For a 4/5 YO who's going through a stage of trying it on and only eating one thing, then maybe, but a 10 YO should have learnt a few manners to not make a fuss and get on with it.

I feel sorry for her mum who obviously would have sorted it if she knew how to, it must be awful to know it's coming and want to come and visit but know this must grate on you.

Just give everyone what you want to cook and let her mum sort her out, if she gives her something different then that's her business, just look away and try to keep the steam from coming out of your ears grin

OhDearieDearieMe Thu 28-Mar-13 20:57:13

Rather rude Teggie don't you think? What's with the reaction? Special is a word you know. You don't own it. HTH.

JamieandtheMagicTorch Thu 28-Mar-13 20:57:25

Good post agent

Now i have calmed down a bit I agree.

Welovegrapes Thu 28-Mar-13 20:58:24

My school friend was like this as a child. As an adult she has had hours of therapy for her food phobias which include a fear of lemons. It makes it very hard for her to travel and go out for meals, so she has tried really hard to work on this.

As kids everyone used to say she was just applied. Now she has been treated in an eating disorder clinic I realise there was a lot more to it blush

SnotMeReally Thu 28-Mar-13 20:58:25

unless there are serious sensory or dietary allergy type reasons for a child being "fussy" I firmly believe that they should not be indulged when they are guests in someone elses home - a 10 yo is old enough to know she should be POLITE about the food you have been kind enough to prepare - in fact being among other children who are not fussy eaters can often be a mini breakthrough for fussy children who WILL then try somehting different

as a small compromise, can you serve crusty bread & salad or something with the meals, so she can choose to just eat that if necessary. I certainly do not think the mother should be expecting you or herself to provide an alternative - if she is hungry she will eat whats available!

VenusRising Thu 28-Mar-13 20:59:13

Just prepare whatever most of the kids and adults will eat.

Let her mum know you're not cooking anything special for her fussy eater, and she can bring some food for her.

Sounds like this little girl may have allergies, but that's not your problem.

Enjoy your week!

AgentZigzag Thu 28-Mar-13 20:59:46

Bit OTT Teggie, the OP was explaining how she felt the child was controlling the visit and everyone was pandering to her as though she was more special than anyone else.

Welovegrapes Thu 28-Mar-13 20:59:49

Spoiled not applied blush

TeggieCampbeggBlegg Thu 28-Mar-13 21:00:39

It was the "" and the insinuation that a child who quite obviously has massive issues with food and eating is simply fussy. And the snide way in which 'special' was used to describe her.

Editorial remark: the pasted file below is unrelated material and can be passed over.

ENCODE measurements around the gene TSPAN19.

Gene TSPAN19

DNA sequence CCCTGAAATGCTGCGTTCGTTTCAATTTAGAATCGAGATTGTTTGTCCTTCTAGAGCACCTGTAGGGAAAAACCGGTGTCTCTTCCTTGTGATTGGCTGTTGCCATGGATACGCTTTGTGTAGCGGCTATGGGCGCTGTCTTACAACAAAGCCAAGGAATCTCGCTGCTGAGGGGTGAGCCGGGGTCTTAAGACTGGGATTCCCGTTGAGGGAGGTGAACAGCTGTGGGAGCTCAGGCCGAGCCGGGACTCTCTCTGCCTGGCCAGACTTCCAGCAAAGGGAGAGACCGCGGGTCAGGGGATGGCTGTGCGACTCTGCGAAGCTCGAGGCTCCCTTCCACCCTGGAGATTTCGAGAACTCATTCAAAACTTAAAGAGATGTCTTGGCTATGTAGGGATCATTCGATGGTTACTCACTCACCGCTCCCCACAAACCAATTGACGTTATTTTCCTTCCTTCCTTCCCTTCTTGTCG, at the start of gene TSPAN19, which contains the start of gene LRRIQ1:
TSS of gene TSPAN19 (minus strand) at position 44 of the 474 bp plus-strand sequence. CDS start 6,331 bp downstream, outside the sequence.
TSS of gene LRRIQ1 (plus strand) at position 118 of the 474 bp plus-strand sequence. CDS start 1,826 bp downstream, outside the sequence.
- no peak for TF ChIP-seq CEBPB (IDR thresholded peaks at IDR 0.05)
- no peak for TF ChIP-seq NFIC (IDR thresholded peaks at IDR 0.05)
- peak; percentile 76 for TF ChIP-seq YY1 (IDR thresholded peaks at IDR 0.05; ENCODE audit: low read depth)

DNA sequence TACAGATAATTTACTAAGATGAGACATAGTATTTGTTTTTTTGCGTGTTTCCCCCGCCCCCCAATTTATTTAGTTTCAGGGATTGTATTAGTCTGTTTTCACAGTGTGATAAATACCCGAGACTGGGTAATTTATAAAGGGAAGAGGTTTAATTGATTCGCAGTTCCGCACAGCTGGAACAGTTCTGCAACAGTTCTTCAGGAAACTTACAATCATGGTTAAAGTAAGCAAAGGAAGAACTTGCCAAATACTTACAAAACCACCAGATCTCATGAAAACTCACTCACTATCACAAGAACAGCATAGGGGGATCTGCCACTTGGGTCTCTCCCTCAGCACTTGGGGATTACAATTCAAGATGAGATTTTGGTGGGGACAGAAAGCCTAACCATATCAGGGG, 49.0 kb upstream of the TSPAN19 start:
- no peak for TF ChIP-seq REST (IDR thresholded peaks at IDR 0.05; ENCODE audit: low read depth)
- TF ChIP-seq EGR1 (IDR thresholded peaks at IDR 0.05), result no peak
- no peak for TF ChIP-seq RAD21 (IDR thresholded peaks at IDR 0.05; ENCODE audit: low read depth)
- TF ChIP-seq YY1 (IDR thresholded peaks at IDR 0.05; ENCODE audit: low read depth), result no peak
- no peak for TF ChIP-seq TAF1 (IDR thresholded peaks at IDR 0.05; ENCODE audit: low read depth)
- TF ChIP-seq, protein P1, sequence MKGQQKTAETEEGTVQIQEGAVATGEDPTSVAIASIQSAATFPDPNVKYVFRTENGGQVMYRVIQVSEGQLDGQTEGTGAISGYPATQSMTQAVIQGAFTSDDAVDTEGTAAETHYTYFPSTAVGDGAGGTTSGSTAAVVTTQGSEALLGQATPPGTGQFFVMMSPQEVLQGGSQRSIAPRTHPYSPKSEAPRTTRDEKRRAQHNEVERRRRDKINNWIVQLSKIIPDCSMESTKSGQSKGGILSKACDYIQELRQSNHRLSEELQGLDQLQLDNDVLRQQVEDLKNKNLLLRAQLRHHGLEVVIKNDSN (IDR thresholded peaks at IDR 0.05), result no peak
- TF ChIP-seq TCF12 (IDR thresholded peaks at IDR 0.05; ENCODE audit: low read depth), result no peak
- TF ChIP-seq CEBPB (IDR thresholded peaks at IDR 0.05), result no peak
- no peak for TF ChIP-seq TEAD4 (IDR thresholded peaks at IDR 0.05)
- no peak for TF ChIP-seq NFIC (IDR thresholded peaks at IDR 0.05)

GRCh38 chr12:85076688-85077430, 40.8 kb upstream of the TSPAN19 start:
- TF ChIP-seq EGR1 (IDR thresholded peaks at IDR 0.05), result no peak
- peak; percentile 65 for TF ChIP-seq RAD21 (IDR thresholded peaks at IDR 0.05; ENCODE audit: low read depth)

Also the idea that one relative stranger would even consider cuting her of her food issues by forcing her to eat what the OP thinks she should eat.

AgentZigzag Thu 28-Mar-13 21:00:58

Thank you Jamie, your post was very measured by Teggies standards grin

anonymosity Thu 28-Mar-13 21:04:26

I agree you should just not let it bother you so much and allow for them to manage it as they see best / and be helpful with that.

I wonder, if she were an adult friend visiting who made a fuss, would you also be seeking to break her, or would you be more accommodating?

Badvoc Thu 28-Mar-13 21:04:40

Wow.
Does this woman know how you refer to her child?

TeggieCampbeggBlegg Thu 28-Mar-13 21:04:43

True agent. Jamie put it so much better.
Sorry. Lack of sleep and 15 years of people helpfully telling me how to cure my special child of her fussiness.

YellowandGreenandRedandBlue Thu 28-Mar-13 21:04:50

I also interpreted "special" as very sarky, not very kind.

Yfronts Thu 28-Mar-13 21:06:27

In your shoes I'd cook one meal for everyone and let the mother know what you are cooking. Don't ask her opinion but tell her you are doing one very nice meal for everyone and if she thinks her 10 year old won't like it, then can she bring something extra along for her/let you know what extra to provide. I wouldn't let one child dictate everyone elses meal though.

AgentZigzag Thu 28-Mar-13 21:06:32

I read 'fussy-britchiness' as 'fussy-bitchiness' and was going to lay into ask the OP about it grin

Join the discussion

Join the discussion

Registering is free, easy, and means you can join in the discussion, get discounts, win prizes and lots more.

Register now